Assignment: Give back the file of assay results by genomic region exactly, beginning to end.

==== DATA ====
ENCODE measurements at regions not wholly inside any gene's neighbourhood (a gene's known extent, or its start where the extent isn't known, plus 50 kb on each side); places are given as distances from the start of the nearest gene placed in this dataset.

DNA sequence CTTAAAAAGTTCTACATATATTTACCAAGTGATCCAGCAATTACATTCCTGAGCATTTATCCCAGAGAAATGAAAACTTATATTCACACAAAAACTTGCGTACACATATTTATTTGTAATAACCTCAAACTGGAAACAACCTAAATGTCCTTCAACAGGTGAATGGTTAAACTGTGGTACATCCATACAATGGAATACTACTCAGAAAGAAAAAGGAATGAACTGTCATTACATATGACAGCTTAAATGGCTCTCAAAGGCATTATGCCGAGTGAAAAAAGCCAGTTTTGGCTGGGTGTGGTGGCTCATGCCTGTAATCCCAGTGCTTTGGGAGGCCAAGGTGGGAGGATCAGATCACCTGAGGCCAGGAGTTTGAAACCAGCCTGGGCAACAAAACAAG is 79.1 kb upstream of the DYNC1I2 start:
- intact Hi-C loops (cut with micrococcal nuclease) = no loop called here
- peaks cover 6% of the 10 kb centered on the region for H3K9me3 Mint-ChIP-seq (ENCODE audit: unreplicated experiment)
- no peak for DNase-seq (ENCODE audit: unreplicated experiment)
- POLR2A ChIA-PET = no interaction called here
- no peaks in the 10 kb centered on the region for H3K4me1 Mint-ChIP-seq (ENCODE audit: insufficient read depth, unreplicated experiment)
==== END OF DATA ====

ENCODE measurements at regions not wholly inside any gene's neighbourhood (a gene's known extent, or its start where the extent isn't known, plus 50 kb on each side); places are given as distances from the start of the nearest gene placed in this dataset.

DNA sequence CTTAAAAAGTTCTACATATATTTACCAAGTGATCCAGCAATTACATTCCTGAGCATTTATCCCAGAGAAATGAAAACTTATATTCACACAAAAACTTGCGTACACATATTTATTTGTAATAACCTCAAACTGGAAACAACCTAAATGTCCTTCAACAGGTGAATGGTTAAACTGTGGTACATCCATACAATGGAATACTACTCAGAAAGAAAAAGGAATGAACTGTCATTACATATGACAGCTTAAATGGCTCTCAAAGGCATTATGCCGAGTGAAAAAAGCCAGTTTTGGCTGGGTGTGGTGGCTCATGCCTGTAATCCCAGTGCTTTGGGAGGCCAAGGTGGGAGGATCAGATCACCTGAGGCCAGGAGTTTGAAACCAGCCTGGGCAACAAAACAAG is 79.1 kb upstream of the DYNC1I2 start:
- intact Hi-C loops (cut with micrococcal nuclease) = no loop called here
- peaks cover 6% of the 10 kb centered on the region for H3K9me3 Mint-ChIP-seq (ENCODE audit: unreplicated experiment)
- no peak for DNase-seq (ENCODE audit: unreplicated experiment)
- POLR2A ChIA-PET = no interaction called here
- no peaks in the 10 kb centered on the region for H3K4me1 Mint-ChIP-seq (ENCODE audit: insufficient read depth, unreplicated experiment)